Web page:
VorleX muscle system slide effect
Chad Vernon Reel 2010
Capturing and animating skin deformation in human motion
Lumonix – Skin FX
Penadinho and his friends are part of a famous Brazilian comic book created by Mauricio de Souza. Mauricio is now investing in new technologies and I had the pleasure to work in a Penadinho’s teaser video as modeler, rigger and animator.
In this post I’ll share with you a very simple tool I had to make for a personal project. Its function is to save/load the skin weights from/to a mesh. OK, I know 3d max has its own way to do this, but there’s one special thing here. It’s possible to load a saved skin to a couple of selected vertices. It can be useful when you have a mesh being skinned by 2 artists at the same time for example. The script is based on vertex position instead of vertex index, but I am willing to add this and some other functions soon. I hope it can be useful for you guys as well as it was for me. Please check the video below out to see how it works.
What it does:
- export weights for the whole mesh
- import the weights for the whole mesh or just for the selected points (selecting points inside the skin modifier)
How to use:
- after running the script a toolbox will be launched
- MAXScript -> Run Script -> skinTool.ms
- the rest should be straight forward
- WARNING: all the export/import operations must be done in the same pose (usually the T-pose for characters)
- the information is processed based on bones’ indexes – bone order in the skin modifier matters
Copyright: feel free to use and change it as you wish =D
In this post I am publishing a study of an auto-rigging script I have made a while ago. The goal of this study was to create a tool that could quicly set up a rig with my preference of features. This script sets up a rig with IK/FK arms (with blending based in Paul Neale setup), IK legs and reverse feet from a given reference. I didn’t go futher than that because the point was just to study some scripting at that moment.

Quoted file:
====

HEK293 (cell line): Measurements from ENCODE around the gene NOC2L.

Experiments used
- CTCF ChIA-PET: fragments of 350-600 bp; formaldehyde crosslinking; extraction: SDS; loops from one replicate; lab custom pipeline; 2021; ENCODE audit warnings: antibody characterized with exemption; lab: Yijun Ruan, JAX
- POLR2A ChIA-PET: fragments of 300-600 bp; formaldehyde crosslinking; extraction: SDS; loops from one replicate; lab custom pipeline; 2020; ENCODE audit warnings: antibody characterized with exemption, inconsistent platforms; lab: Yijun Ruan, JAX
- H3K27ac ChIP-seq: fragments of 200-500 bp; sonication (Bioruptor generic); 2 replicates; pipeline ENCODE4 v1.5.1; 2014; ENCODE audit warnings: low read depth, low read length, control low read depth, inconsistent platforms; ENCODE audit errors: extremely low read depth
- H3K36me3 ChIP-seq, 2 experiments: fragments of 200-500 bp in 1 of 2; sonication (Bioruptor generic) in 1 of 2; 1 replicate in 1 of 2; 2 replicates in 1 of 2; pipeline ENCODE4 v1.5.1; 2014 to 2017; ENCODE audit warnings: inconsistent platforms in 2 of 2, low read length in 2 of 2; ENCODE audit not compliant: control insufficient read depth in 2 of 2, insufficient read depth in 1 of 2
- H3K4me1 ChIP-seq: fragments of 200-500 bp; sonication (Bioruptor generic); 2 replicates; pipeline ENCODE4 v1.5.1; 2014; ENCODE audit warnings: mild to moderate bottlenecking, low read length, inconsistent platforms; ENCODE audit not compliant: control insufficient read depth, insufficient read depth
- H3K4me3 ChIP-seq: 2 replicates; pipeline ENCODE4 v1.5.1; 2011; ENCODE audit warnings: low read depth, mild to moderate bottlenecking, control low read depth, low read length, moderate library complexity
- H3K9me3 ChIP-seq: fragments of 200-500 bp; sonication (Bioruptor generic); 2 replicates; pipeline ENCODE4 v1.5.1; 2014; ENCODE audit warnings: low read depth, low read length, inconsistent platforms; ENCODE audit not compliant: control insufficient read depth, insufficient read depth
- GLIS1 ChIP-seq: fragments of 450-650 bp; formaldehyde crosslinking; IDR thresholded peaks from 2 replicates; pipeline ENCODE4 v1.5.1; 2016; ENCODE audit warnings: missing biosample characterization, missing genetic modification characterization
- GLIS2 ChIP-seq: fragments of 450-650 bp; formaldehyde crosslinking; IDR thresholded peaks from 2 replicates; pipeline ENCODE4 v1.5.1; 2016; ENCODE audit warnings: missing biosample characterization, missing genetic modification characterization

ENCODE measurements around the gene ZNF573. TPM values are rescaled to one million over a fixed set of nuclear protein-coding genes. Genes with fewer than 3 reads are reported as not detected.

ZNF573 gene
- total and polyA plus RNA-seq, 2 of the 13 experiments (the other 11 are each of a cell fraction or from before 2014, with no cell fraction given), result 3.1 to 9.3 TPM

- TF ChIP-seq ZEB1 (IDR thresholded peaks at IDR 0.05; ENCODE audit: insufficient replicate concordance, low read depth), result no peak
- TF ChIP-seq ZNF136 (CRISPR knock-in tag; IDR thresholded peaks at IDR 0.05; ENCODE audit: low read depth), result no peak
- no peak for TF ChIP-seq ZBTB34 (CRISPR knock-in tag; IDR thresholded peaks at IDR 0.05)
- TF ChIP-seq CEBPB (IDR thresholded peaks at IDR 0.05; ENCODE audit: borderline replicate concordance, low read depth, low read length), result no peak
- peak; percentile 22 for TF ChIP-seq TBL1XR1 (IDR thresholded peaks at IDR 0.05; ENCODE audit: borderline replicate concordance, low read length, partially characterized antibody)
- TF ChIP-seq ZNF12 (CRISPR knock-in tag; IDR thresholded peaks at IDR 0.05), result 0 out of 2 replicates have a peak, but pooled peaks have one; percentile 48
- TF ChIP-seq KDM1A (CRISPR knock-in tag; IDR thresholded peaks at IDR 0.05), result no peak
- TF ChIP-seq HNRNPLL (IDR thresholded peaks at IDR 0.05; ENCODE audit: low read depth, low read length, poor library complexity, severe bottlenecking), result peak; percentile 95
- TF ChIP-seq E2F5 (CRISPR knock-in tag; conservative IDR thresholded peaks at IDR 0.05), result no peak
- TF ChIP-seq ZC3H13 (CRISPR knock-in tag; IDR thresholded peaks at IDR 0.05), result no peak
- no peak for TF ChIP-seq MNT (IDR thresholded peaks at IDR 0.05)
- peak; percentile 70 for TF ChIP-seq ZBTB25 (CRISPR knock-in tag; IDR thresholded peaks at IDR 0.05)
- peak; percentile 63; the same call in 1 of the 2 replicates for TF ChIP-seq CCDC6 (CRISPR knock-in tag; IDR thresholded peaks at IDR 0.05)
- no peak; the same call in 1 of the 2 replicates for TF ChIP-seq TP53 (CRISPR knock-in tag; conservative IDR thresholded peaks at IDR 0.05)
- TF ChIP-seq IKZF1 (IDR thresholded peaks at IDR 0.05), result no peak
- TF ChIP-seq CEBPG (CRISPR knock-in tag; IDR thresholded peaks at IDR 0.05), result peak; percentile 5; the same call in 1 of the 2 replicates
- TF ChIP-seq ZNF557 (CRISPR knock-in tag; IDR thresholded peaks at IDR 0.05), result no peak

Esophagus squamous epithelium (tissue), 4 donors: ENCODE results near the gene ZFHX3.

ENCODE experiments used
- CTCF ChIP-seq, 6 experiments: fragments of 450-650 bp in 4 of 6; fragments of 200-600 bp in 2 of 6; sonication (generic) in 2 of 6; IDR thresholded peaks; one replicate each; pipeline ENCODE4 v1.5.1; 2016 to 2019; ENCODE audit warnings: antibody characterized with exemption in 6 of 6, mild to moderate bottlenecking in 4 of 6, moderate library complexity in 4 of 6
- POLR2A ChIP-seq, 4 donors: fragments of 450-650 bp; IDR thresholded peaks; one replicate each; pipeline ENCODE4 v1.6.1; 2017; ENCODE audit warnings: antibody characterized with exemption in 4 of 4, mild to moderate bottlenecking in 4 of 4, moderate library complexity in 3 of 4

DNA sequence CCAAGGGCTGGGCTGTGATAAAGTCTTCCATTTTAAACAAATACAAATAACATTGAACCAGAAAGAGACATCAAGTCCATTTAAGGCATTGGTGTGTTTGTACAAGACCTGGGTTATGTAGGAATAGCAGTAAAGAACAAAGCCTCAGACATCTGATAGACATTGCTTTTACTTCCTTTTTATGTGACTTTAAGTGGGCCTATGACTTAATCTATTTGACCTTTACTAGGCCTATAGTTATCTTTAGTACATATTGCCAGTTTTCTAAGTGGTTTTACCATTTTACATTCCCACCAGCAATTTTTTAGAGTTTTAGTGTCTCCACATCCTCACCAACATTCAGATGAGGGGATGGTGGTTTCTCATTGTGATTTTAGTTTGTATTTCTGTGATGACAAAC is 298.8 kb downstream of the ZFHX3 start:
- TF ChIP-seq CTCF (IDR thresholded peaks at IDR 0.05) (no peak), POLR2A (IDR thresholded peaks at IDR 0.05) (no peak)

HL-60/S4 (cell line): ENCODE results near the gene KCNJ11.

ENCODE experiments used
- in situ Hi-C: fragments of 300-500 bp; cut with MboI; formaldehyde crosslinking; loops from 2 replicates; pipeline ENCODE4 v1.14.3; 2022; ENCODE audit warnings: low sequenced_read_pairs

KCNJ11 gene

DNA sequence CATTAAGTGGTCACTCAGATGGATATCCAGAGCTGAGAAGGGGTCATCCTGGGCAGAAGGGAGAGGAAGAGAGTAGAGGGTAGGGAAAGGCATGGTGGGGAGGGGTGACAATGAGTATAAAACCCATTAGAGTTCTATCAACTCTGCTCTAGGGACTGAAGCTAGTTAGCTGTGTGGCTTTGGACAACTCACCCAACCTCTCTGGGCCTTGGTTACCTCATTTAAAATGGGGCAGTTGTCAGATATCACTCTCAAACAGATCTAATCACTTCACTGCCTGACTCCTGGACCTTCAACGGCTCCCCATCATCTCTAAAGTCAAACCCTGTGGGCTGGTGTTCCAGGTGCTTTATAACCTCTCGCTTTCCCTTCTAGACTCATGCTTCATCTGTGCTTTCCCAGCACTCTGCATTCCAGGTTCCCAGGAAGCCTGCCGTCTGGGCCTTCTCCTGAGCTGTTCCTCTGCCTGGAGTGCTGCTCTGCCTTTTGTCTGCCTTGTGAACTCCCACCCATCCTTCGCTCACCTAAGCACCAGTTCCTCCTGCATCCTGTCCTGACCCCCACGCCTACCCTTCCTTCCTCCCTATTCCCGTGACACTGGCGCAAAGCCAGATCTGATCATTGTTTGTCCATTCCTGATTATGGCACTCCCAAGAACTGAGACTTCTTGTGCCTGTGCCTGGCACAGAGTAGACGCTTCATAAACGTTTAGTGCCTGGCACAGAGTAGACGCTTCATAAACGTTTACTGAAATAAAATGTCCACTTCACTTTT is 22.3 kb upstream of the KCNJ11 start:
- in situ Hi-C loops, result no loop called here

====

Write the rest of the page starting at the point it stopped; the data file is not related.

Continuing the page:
If you want to try this script anyway, a reference of bones will be needed. Anything can be used as reference. In the following video you will see a very simple chain of bones, a Max Biped and a Max CAT being converted to my set up. Just for the record, the idea of converting an existing Biped reference into a custom rig was taken from Daniel Lara.
What it does:
- from a given reference, it sets up a rig with features of my choice
How to use:
- create your reference and run the script
- MAXScript -> Run Script -> rigMachine_v02.ms
- map the bones
- if you want to use a CAT reference, please create a dummy at the end of the toe and link it as child of the toe
Copyright: feel free to use and change it as you wish =D
Thanks for watching my personal demo reel. In this video you’ll see some pieces of work which I’ve worked on over the past years. More information can be found in my demo reel breakdown.